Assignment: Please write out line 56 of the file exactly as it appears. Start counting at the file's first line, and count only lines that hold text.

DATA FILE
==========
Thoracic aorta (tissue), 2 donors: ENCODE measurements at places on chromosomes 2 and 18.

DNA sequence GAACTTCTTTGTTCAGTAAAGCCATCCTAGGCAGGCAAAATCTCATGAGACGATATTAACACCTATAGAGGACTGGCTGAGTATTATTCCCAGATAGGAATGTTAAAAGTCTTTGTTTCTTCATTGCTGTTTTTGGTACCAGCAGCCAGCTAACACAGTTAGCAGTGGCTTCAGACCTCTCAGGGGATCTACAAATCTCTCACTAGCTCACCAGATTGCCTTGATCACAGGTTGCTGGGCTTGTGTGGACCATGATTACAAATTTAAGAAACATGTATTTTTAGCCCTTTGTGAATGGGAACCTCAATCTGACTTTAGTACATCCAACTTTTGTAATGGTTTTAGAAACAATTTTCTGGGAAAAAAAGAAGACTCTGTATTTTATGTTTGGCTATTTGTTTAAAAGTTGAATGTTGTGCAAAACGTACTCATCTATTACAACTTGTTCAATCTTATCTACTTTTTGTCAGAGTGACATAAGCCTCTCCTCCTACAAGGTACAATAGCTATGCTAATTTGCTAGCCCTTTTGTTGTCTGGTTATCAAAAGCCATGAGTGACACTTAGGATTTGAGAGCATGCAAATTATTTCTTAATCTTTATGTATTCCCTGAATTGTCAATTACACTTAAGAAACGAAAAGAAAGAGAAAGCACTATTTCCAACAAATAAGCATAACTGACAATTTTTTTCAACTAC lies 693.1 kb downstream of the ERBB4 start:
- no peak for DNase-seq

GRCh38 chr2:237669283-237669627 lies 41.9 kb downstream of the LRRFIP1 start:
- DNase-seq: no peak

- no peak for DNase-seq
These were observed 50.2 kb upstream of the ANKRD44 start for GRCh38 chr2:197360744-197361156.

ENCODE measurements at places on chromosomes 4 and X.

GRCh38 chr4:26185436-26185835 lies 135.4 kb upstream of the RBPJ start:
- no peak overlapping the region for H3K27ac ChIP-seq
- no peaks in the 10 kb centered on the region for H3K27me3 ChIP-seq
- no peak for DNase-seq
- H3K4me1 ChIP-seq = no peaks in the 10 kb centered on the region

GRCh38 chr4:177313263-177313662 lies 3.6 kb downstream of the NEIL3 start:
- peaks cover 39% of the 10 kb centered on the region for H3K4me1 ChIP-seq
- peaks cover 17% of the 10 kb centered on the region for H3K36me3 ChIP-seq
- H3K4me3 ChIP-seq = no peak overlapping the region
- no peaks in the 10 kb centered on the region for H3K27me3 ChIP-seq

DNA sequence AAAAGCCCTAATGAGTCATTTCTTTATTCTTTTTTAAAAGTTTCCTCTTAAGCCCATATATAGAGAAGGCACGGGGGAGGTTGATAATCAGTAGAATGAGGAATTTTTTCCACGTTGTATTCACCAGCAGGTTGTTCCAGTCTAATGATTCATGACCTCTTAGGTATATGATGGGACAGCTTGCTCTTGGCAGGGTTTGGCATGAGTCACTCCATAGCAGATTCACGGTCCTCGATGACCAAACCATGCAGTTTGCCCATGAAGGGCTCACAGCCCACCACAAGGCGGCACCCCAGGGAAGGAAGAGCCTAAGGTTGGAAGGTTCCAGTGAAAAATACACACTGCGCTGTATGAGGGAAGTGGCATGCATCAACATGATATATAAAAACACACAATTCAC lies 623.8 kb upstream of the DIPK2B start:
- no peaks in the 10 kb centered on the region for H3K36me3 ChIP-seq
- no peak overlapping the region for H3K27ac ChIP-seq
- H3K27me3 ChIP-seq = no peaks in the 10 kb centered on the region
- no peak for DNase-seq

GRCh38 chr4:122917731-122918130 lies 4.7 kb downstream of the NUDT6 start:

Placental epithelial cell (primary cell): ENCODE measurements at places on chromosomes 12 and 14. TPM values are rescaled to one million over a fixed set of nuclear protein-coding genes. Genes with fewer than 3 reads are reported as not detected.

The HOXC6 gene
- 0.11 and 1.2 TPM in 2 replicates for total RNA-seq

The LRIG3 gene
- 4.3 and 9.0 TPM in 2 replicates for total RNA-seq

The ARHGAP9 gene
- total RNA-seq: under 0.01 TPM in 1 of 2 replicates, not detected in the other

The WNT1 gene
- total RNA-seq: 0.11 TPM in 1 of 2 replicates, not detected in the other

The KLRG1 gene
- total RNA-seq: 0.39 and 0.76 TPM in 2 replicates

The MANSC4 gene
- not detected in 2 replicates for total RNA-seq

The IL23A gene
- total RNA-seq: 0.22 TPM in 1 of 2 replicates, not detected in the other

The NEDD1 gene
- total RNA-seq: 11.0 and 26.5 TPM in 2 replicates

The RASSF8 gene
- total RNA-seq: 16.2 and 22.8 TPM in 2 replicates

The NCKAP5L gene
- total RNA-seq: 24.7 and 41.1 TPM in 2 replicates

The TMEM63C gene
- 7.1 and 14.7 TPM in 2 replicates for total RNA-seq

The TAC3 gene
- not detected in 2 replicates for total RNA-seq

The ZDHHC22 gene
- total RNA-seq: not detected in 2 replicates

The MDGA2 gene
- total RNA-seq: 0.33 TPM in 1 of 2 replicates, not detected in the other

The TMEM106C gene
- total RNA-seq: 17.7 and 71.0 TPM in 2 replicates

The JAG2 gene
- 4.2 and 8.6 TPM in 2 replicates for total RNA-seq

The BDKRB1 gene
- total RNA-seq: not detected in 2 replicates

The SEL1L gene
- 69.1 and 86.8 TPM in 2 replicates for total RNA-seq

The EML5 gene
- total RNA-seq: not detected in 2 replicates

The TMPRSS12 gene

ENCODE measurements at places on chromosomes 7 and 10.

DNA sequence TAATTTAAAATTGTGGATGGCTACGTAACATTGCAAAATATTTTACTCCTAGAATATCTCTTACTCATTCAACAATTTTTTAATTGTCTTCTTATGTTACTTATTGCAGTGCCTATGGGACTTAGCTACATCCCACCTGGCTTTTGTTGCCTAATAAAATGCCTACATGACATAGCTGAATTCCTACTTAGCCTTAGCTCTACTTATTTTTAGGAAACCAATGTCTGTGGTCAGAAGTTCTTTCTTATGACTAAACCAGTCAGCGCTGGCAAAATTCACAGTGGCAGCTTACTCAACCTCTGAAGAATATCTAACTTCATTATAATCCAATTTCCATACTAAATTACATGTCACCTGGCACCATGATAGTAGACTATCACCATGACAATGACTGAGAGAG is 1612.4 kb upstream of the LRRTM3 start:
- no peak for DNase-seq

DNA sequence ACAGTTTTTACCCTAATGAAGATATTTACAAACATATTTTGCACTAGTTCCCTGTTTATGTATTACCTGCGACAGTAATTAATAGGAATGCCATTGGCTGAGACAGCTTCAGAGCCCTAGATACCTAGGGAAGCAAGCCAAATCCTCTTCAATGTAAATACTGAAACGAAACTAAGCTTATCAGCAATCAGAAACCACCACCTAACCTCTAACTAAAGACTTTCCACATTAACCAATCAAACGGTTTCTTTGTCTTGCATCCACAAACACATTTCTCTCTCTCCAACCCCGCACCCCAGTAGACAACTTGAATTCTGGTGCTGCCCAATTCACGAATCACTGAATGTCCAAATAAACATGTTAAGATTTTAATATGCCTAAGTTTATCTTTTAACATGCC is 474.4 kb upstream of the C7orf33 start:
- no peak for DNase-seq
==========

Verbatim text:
The JAG2 gene